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UNESCO Conference on Anti-semitism Reflects U.N. Agency’s New Direction

June 24, 1992
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A U.N. agency long considered a hotbed of anti-Israel polemics redeemed itself by launching a global assault on anti-Semitism here this week.

An international conference titled “Educating for Tolerance: The Case of Resurgent Anti-Semitism” opened here Tuesday under the joint sponsorship of the United Nations Educational, Scientific and Cultural Organization and the Simon Wiesenthal Center, a Holocaust remembrance and Jewish advocacy group headquartered in Los Angeles.

The conference, formally opened by Viennabased Nazi-hunter Simon Wiesenthal, devoted its first session to speeches and messages of support from world leaders.

UNESCO would have been an unlikely partner in such a project a few years ago, when it was a bastion of pro-Arab, anti-Western sentiment. Israel was regularly attacked at its sessions by the Arab countries and their allies in the former Soviet bloc and Third World.

The situation was attributed in large measure to the leadership of Amadou-Mahtar M’Bow of Senegal, who was UNESCO’s director-general for 13 years.

He was replaced in October 1987 by Federico Mayor Zaragoza of Spain, who immediately began a house-cleaning and depoliticization of UNESCO.

Mayor found it necessary Tuesday to deny that the conference was a ploy to entice the United States to resume membership in UNESCO.


“Of course I would like to see the organization resume its internationally representative character again, but I would never act in a direct way to achieve this,” he told reporters.

The Americans, who provided 25 percent of the agency’s budget, walked out in 1984, complaining that the organization had been politicized and was poorly managed. Britain followed suit a year later.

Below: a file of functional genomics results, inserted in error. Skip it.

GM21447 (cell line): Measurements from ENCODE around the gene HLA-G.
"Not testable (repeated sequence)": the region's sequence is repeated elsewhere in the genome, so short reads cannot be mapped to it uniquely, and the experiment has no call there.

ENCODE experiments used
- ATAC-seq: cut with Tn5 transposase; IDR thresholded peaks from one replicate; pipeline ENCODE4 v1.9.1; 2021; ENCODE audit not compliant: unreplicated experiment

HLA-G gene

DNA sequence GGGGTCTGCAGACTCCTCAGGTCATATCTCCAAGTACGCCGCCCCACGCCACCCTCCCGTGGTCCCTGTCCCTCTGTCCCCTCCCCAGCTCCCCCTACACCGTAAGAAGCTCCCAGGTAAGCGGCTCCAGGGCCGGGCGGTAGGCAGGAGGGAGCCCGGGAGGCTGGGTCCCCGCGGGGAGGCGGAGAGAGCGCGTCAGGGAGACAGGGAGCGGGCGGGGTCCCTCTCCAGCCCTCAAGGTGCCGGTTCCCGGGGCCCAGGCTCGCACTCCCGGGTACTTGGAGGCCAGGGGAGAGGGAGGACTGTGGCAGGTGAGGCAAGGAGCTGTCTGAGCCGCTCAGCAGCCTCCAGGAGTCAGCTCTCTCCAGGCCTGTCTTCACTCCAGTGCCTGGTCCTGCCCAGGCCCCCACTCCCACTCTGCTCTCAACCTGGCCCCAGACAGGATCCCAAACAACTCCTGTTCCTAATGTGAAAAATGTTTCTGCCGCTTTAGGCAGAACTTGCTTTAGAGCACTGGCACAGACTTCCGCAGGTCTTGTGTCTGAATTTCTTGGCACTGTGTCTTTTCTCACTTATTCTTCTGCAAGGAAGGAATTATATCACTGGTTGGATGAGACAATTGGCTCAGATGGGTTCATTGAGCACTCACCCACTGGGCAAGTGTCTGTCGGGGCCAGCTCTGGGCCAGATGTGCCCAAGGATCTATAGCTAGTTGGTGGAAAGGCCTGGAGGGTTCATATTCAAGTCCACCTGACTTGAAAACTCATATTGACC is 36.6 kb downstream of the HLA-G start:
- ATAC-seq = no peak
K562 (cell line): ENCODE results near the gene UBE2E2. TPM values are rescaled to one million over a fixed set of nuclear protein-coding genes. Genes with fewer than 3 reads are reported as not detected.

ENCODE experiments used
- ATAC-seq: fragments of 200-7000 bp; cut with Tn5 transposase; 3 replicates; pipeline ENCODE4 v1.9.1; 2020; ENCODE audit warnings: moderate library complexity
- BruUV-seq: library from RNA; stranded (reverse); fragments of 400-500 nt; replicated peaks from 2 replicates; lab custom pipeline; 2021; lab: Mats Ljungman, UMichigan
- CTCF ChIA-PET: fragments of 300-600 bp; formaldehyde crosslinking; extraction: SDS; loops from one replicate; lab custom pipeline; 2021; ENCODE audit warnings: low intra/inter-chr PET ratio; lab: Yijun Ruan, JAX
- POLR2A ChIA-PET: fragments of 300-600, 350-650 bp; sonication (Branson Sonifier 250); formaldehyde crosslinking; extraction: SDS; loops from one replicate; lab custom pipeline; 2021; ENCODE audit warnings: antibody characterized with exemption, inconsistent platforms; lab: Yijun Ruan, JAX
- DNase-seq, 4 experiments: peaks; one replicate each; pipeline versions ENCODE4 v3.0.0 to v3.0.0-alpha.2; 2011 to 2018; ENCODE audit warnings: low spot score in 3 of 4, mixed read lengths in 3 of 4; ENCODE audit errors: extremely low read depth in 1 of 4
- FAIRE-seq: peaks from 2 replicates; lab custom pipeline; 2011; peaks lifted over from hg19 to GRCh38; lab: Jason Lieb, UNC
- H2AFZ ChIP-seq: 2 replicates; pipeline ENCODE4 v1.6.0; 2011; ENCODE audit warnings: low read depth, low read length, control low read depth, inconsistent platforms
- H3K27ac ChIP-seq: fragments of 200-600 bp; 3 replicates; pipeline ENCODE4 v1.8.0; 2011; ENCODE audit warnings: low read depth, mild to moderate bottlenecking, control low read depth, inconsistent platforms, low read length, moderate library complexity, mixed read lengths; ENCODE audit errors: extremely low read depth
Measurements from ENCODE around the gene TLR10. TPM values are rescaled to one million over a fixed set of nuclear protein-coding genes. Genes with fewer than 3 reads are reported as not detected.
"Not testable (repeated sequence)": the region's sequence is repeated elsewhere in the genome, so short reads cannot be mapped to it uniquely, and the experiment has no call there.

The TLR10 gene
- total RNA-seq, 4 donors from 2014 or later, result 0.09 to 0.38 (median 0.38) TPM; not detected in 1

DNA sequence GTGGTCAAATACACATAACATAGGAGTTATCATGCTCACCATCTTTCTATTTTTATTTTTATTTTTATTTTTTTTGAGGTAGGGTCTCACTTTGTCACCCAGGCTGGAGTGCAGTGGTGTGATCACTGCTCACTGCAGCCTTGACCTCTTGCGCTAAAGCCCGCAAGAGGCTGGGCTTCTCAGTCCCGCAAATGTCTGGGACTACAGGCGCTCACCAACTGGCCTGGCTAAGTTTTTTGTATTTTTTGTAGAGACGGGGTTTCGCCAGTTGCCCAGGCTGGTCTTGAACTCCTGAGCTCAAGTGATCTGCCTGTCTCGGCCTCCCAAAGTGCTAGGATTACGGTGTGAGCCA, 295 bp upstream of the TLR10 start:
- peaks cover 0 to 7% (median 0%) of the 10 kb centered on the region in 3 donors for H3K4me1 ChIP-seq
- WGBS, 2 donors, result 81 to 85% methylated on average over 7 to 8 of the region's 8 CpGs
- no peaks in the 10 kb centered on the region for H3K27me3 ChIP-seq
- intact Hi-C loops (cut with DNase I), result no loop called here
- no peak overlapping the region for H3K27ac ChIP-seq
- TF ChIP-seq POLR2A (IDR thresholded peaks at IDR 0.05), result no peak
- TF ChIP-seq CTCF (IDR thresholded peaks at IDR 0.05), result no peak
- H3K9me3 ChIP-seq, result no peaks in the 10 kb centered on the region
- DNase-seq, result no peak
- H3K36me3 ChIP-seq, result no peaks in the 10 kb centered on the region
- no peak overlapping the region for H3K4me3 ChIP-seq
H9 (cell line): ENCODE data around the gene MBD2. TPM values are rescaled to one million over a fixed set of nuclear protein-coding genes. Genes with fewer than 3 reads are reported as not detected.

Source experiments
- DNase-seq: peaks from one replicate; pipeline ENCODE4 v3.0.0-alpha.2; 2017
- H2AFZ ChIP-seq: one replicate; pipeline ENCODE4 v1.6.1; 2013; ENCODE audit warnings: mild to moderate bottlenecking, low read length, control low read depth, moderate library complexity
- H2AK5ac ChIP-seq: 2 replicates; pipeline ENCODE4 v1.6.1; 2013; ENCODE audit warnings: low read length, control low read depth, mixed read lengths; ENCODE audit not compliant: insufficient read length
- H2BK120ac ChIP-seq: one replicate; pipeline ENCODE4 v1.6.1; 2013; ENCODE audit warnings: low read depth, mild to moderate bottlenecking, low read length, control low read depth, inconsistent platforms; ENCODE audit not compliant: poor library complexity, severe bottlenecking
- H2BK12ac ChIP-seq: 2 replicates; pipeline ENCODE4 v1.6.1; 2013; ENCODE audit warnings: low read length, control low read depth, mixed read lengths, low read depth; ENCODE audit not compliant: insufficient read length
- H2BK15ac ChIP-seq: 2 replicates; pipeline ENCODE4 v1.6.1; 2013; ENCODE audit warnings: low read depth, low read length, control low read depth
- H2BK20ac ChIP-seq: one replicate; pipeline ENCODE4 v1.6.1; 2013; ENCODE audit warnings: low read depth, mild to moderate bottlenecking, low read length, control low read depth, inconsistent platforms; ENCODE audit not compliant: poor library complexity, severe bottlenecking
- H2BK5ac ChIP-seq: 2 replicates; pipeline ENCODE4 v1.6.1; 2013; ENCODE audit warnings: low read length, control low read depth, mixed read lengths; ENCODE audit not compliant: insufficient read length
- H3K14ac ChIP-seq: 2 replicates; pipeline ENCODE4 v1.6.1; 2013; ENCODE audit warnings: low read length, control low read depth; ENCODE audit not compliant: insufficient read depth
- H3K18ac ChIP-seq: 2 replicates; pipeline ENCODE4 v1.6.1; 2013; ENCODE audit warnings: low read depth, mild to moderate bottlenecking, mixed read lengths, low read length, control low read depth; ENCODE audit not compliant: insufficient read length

UNESCO has curbed its most militant pro-Third World stances since Mayor took over. Significantly, as the conference opened, its deputy director-general, C.L. Sharma, was in the United States said to be discussing a possible American return.

One of the first messages read Tuesday was from President Bush, who declared that “governments can and must” lead the fight against resurgent anti-Semitism “by enforcing laws against crimes of hatred and intolerance.”

The president observed, however, that “legislation alone cannot preserve — much less promote — sound ethical and moral standards if we are unwilling to codify them in law.” Bush’s message was read by the former U.S. ambassador to the United Nations, Vernon Walters.

One of the most vehement denunciations of anti-Semitism was contained in the message from the vice president of Russia, Alexander Rutskoi, who visited Israel earlier this year.

“In many countries, citizens increasingly encounter examples of racism and national xenophobia,” he said.

“Covering themselves with pseudo-patriotic slogans, exploiting economic difficulties, the forces of racial intolerance organize outrageous demonstrations and defile cultural monuments and graves,” the Russian vice president said.

“I am convinced that those forces do not have any future in any country, including Russia,” he declared.

Simone Veil, former president of the European Parliament, a former French Cabinet member and an Auschwitz survivor, introduced Rita Susmith, president of the Bundestag, the German parliament, whose presence at the conference was seen as a powerful symbol of reconciliation.

The German lawmaker said, “In spite of all our efforts, we know there is still a small minority of anti-Semites in Germany.”

She went on to stress that “Germans have a special obligation to fight anti-Semitism and to foster and guarantee respect for human rights.”

Israeli diplomats in Paris carefully avoided any visible part in the conference, which they see as a turning point in UNESCO’s attitude toward Israel. “It is a very positive change,” an Israeli observer told the Jewish Telegraphic Agency.

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